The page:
6. @Matthew I understand your concern. Events in Iran and the impressive news flow on Twitter made it obvious how much context and curatorship are needed. Journalists can play an important role in this, but we will have to do it together with our communities. In fact journalists always worked in and with communities, but the scale, the urgency and the intensity change as people get more means to produce content.

    7. Jon Donley says:

      @matthew In my experience – which includes 30 years as a newsroom manager – the real problem newsrooms have with crowdsourcing/citizen journalism/whateveryoucallit is not with “integrity” but with points of view that don’t fit into the papers’ predetermined narrative. “Narrative” in itself, as it has developed over the past couple of decades not only undermines integrity of reporting, but in fact often produces what the is often called the “bias” of the media.

      Such narrative lured professional media into some of the most egregious errors of reporting during Hurricane Katrina, while the authentic voices of digitally enabled citizens told the most authentic story of all.

      In the end, much of what is called journalism is about control. Fortunately or unfortunately that is being ripped from the hands of the media.

      We can either prove that we have value in this new world, or continue pitifully whining into the clouds from atop our ivory towers.

    8. Tiffany says:

      These ideas are great! I actually know a company that has been hitting the cutting edge of online newspapers similarly–HometownTimes. The CEO of the company interviews all the time about the concept and it’s innovative online news source, so I could definitely connect you as he would be a very interesting leader to speak with regarding this topic.

      [email protected]

    9. Some fantastic ideas here. Your microsite idea makes a ton of sense to me (full disclosure, I work at Publish2, so thanks for the mention).

      I think the way some news organizations use their blogs goes a long way to build out some of the microsite concept, providing niche content with a lot of interactivity and links to related places on the Web, when they’re done right.

      Inexpensive white label social networking platforms like Ning can also help news organizations who want to try out a niche site without making much of an investment at all in development or design.

      One of my favorite Ning-powered niche networks at a news site is http://schoolmatters.knoxnews.com/ — that’s an education site from the Knoxville News-Sentinel.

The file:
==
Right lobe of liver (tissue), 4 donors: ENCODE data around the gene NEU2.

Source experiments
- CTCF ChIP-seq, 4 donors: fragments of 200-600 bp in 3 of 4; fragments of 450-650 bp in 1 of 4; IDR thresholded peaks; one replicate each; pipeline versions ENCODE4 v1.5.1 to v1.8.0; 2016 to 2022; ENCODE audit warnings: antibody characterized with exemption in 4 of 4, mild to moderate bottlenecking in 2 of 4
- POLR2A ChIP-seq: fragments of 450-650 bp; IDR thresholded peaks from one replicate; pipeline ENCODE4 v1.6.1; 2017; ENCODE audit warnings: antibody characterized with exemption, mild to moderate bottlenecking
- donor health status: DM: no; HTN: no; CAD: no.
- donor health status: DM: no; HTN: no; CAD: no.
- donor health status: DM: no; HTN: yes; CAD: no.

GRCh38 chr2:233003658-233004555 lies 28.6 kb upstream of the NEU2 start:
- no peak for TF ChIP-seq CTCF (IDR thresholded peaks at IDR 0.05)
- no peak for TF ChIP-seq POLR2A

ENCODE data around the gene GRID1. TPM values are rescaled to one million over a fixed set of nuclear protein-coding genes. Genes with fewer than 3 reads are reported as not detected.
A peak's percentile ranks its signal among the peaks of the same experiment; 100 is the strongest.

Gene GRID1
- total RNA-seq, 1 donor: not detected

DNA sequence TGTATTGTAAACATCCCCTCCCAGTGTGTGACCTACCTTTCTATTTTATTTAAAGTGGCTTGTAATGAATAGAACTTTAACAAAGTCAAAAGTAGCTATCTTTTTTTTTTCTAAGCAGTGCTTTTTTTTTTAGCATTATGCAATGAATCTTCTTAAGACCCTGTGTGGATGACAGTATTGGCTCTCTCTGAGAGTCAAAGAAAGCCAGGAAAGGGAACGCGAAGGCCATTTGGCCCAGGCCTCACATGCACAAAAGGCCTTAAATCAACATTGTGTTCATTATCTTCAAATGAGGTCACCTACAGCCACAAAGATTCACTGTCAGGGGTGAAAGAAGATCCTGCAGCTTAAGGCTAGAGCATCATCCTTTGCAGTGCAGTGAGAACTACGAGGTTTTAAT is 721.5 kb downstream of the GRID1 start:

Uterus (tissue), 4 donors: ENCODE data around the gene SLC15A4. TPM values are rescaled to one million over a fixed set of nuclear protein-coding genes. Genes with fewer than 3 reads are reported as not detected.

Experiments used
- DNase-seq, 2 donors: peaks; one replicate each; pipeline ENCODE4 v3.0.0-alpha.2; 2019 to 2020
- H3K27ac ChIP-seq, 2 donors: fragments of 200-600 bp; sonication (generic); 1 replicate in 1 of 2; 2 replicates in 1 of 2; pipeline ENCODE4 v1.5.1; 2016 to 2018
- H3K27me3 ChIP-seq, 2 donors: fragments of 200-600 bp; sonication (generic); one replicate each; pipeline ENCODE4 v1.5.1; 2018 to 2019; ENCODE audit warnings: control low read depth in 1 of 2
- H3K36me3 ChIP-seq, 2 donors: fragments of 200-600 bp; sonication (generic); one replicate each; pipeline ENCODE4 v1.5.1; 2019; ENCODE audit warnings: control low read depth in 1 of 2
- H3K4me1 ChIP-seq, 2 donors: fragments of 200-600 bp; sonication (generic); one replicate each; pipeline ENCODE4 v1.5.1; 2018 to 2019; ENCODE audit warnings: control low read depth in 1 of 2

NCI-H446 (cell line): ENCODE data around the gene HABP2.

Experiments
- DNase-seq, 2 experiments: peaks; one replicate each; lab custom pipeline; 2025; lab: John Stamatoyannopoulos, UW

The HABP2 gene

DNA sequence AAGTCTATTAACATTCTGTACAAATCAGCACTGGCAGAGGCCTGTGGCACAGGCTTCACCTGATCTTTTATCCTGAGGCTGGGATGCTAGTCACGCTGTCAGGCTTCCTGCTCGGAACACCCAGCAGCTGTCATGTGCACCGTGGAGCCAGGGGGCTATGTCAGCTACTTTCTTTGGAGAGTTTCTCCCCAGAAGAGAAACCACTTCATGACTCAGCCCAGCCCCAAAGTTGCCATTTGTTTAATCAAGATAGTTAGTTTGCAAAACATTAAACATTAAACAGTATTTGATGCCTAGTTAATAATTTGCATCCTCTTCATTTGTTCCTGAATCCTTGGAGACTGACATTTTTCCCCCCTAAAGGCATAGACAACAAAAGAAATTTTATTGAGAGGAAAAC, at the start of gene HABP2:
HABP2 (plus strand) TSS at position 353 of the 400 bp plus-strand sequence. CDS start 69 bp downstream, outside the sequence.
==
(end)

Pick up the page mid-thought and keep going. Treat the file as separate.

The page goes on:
10. cube3 says:

      hello all,
      we put this online a few months ago. I had spoke to some AP news folk, but got the feeling it was easier to just”do it” and so i did.

      helpers needed… updaters, speakers and news junkies to moderate meetings….



    11. @cube3 thanks, I am a member now, I’ll look into it…

    12. Frederik says:

      Or as PwC states it in its Media Outlook-report: ‘The success of a newsbrand will depend on how it responds to disaggregating the existing product to fit into a digital environment.’

    13. News with open chat bridge from an online community would be an interesting component. So would the ability to have veteran news reporters take part in a discussion of this nature.
      I recommend Second Life- The Edward R Murrow awards were recently simulcast into Second Life where Helen Thomas appeared in avatar form.

    14. cube3 says:

      hi pooky
      yeah sl is great, but so much overhead just to “gather” and discuss.. thats why i put up the newspodz tests at newsgroups.ning.com

      id love to get a speaker and a flow of video stories to gather a meet up…

      if anyone wants to “use” the space.. just email me and let me know.

      open 24/7 and all it takes is a few links and image swaps to be relevant to a meeting.


    15. @Pooky Amsterdam The problem with Second Life is that it requires a download, rather good hardware, and corporate firewalls often are a problem. We are a business newspaper, hence many community members are behind corporate firewalls and use office computers lacking good graphics. For that reason a browser-based solution such as Metaplace seems to be more interesting, but we still have to launch that experiment.

    16. Pat says:

      You mentioned wikis… Check out WikiCity, which launched late last month & provides a wiki for 22K+ communities across the U.S.

    17. Hy Roland. I learned a lot from your post. Soy Social Media Editor diariouno.com.ar of Argentina. I would keep contact with you. Greetings.

    18. Hey Mario! I look forward to exchange ideas, tips & tricks with you! Hasta luego!

    19. Roland – interesting article – earlier this year, I wrote about similar ideas in a blog posting – my focus was primarily around your point #4 (“boost audience interactions”), which, to me, is a direction newspapers (online) should be headed.

    20. Hello Mario, thank you that you can use your idea to us from pockets.